This is the shortest and perhaps most focused Gears campaign to date. I don’t mean to imply that it is the best campaign, but it knows what it wants to be and every design element stems from that core vision. Even the controversial load-out changes were made in service to that experience. Unlike every other entry, which occasionally splits up the action for the sake of pacing, Judgment assaults players with nonstop firefights. You’ll rarely find yourself walking slowly, waiting for NPC’s to move, or interacting with the environment for simple puzzles.
The game constantly funnels you from shoot-out to shoot-out. It sounds repetitive on paper, but Judgment deflects such criticism thanks to its length. Clocking in at five hours, it ends before the constant barrage of death grows tiresome. The original Gears of War feels a little dated today with basic encounters that only ever contained a maximum of five active AI locust on screen at once. After several engine updates and optimization, Gears of War 2 showed the world how bombastic the franchise can be. That spectacle has carried on through the franchise, with Judgment featuring some of the series’ most diverse combat sequences.
The degree to which it mixes different enemy types in both large-scale and claustrophobic environments forces constant mobility. Maybe you feel safe hunkering down behind that table in an enclosed hallway with grunts on the opposite end. Then, suddenly, a serapede sneaks up on you while those grunts you killed transform into ravages, an armored berserker-like enemy type exclusive to Judgment. It is designed almost like an arcade game, with a scoring system and non-stop action, encouraging efficiency.
If level design and combat variety alone were the end of it, Gears of War: Judgment would be a pretty good game for hardcore Gears fans that initially dismissed it because People Can Fly took the helm over Epic Games. However, Judgment steps it up further with the inclusion of declassified missions. These are optional missions/objectives that can be activated for every major scenario.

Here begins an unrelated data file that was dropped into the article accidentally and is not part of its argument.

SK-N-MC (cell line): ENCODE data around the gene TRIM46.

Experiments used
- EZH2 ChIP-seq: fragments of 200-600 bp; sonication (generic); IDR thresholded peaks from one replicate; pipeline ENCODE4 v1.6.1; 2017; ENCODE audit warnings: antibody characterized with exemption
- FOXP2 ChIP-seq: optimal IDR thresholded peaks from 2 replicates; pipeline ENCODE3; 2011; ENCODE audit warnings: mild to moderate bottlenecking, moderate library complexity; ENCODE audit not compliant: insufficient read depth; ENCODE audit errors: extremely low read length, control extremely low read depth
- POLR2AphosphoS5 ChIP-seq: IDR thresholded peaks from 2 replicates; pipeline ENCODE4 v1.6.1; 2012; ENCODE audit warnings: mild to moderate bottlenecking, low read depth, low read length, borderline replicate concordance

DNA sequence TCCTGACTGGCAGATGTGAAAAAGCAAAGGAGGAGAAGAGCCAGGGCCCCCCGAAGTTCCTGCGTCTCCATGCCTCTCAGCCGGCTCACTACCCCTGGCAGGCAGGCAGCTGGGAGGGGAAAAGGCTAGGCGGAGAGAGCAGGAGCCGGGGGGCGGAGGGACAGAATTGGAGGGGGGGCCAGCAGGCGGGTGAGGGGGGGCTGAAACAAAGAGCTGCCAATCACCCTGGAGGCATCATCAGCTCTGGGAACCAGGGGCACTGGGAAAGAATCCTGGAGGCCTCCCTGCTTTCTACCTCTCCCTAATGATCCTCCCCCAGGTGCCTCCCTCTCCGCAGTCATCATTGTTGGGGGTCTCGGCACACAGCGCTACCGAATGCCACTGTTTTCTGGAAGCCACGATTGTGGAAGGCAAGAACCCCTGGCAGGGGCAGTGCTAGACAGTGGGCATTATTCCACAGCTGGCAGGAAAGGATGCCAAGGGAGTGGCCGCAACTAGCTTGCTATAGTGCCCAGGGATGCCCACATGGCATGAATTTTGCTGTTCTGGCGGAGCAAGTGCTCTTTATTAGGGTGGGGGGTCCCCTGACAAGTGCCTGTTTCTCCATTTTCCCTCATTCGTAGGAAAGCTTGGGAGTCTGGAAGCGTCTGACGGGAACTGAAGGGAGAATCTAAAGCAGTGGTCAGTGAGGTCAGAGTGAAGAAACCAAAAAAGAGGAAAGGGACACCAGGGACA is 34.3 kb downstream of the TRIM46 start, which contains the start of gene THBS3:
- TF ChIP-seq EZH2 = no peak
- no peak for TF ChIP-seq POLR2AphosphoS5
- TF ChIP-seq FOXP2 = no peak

Each declassified mission activates some sort of modifier that makes the ensuing battles more difficult. One declassified mission limited the player’s arsenal to just the Gnasher and Sawed-off while another severely limits vision. While not all declassified scenarios are created equally, they enhance the moment to moment gameplay. Some of the most nail-biting missions consisted of racing against a time limit before poisonous gas filled the room or a hammer of dawn strike rained upon us.
Other optional skirmishes went as far as adding further enemy variety to the ensuing chaos. Each of these declassified missions adds a consistently changing goal to work toward while forcing players to rethink tried-and-true strategies. “Yeah, I’ll just hang back with this lancer. Oh wait, we have 2 and a half minutes to finish this. Never mind.”
Gears of War: Judgment is a great way to spend an afternoon. With such exciting combat variety, Judgment is plain old dumb fun. People Can Fly showed a greater command of what makes an exciting Gears of War campaign than The Coalition did with Gears of War 4. Kick back, grab a drink, invite up to three of your closest friends, and spend the day gibbing some locust.